After leaving school, I took the path that Nott took, and Malfoy – well, you’d not want the new legal system run wholly by Slytherins, would you.  I swotted up law in the Muggle and Magical worlds.  I eat my dinners and I became a wide-eyed white-wig, and took my blue bag in my trembling hand, and joined a criminal chambers.


The law may be the second oldest profession.  It has a good deal in common with the eldest.


But what would you?  A return to the sort of legal system – if it can be called that, on either head, which I pray leave to doubt – that we had during the emergencies and the Secrecy State, with judges (if you can call them that) ranged like so many civil-law Frogs on a bench, acting as prosecutorial supernumeraries, and no real advocates to be had – or heard?


The common law is the foundation of the liberties of the subject.


And the advocate – for the prisoner and for the Crown alike – must advocate.  Let me tell you, sunshine, advocacy’s not a bloodless game and a critique of pure reason.  Oh, if judges and juries were perfectly wise and perfectly just … but if that were so, we’d not want advocates, or trials as such.  They aren’t and we do.  And because Wizardkind are all of us fallible, it is not enough to appeal to sweet reason and dry logic.  Oh, that can be effective, in its place.  But it isn’t commonly enough, not by a good long chalk it isn’t.  Juries, and judges, want to be seduced to virtue.  Wit helps: a witty barrister is a winning barrister, nine times in ten, although God preserve me from a judicial wit with a character for humorous interjections from the Bench.  So does passion and sincerity and the more abstruse organ-stops where the vox humana swells: sincerity is very important, and if you can fake that, you can do anything with a jury.  Shocked, are you?  Well, just you consider this.  The alternative – which I’ve seen, and lived through – is a system without advocacy, without examination and cross-examination, without jurors, without humanity and mercy and justice and anything that’s not either done by rote or dictated by political expediency.  Consider that quietly, and then tell me you’re shocked that advocacy is a combat for the emotional as well as the reasoned assent of judge and jury.  No, I thought not.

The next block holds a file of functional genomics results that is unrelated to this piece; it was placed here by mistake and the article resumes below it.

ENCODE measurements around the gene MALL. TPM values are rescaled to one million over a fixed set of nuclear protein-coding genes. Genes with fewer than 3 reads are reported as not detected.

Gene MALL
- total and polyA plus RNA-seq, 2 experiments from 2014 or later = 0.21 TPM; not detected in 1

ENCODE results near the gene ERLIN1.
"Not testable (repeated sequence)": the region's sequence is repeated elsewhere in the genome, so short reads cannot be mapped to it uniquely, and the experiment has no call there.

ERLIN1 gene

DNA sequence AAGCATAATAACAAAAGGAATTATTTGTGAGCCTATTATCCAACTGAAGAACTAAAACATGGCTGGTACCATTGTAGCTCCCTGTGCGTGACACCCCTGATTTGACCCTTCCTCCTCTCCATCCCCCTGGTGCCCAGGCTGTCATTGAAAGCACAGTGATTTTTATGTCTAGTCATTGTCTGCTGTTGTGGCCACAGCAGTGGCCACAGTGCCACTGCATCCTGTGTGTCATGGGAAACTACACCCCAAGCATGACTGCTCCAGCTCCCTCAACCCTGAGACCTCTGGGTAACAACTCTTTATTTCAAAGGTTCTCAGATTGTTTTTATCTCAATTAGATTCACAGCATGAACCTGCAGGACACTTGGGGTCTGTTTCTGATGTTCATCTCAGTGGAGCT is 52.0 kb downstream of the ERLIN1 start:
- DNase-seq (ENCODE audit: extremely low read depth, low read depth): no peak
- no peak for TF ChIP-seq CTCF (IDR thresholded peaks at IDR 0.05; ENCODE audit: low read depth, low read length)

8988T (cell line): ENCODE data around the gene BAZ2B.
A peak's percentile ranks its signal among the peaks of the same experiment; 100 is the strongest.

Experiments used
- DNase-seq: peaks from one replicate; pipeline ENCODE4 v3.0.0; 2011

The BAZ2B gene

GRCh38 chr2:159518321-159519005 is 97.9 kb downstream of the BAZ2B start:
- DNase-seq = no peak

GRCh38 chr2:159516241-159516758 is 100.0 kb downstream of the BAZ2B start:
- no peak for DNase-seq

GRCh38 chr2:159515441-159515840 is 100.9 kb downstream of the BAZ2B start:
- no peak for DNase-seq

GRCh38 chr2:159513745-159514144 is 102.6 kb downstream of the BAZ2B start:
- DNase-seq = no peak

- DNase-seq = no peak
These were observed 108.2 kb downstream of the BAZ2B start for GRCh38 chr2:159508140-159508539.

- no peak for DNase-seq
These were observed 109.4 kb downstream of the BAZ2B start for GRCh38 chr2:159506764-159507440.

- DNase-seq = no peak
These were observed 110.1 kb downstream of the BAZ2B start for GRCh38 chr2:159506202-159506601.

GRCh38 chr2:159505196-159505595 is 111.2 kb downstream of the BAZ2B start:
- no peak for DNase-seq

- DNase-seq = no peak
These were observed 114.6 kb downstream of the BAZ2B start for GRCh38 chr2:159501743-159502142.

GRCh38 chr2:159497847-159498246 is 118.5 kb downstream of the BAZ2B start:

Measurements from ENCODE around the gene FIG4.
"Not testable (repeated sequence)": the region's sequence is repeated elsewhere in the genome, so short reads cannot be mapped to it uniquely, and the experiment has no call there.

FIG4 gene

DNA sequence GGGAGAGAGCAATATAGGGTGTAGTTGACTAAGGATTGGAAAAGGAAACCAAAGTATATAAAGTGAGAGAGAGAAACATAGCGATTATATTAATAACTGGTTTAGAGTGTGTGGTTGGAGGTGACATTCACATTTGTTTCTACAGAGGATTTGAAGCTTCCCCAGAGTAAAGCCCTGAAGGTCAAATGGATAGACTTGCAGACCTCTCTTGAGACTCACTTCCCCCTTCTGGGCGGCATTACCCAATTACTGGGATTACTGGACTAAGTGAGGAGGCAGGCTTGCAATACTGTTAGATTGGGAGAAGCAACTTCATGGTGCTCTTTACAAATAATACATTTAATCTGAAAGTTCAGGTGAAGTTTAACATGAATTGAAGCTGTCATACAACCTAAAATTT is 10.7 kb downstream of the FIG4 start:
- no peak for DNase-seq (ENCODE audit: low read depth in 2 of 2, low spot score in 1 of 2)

I learnt that lesson early, and I learnt it well.  After my third appearance in Court – yes, my third – my leader presented me with a red bag, and I was marked as a high flyer.


If the price of that is having people of the stamp of Hermione Prefect-Perfectly think me the town broom, so be it.



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2 comments or Leave a comment
noeon From: noeon Date: May 27th, 2010 11:25 pm (UTC) (Link)
Evidently, a shocking number of Wizards and Witches have never actually seen a badger in action. Yes. They are more fearsome than the hounds of hell.

And I love it that she's a virgin and thought to be the town broom. And somehow, "sunshine," in her mouth, is glorious.

Edited at 2010-05-27 11:34 pm (UTC)
wemyss From: wemyss Date: June 5th, 2010 07:00 pm (UTC) (Link)

She's remarkable.

Just as well you forced me to elaborate her. Glad you did.
2 comments or Leave a comment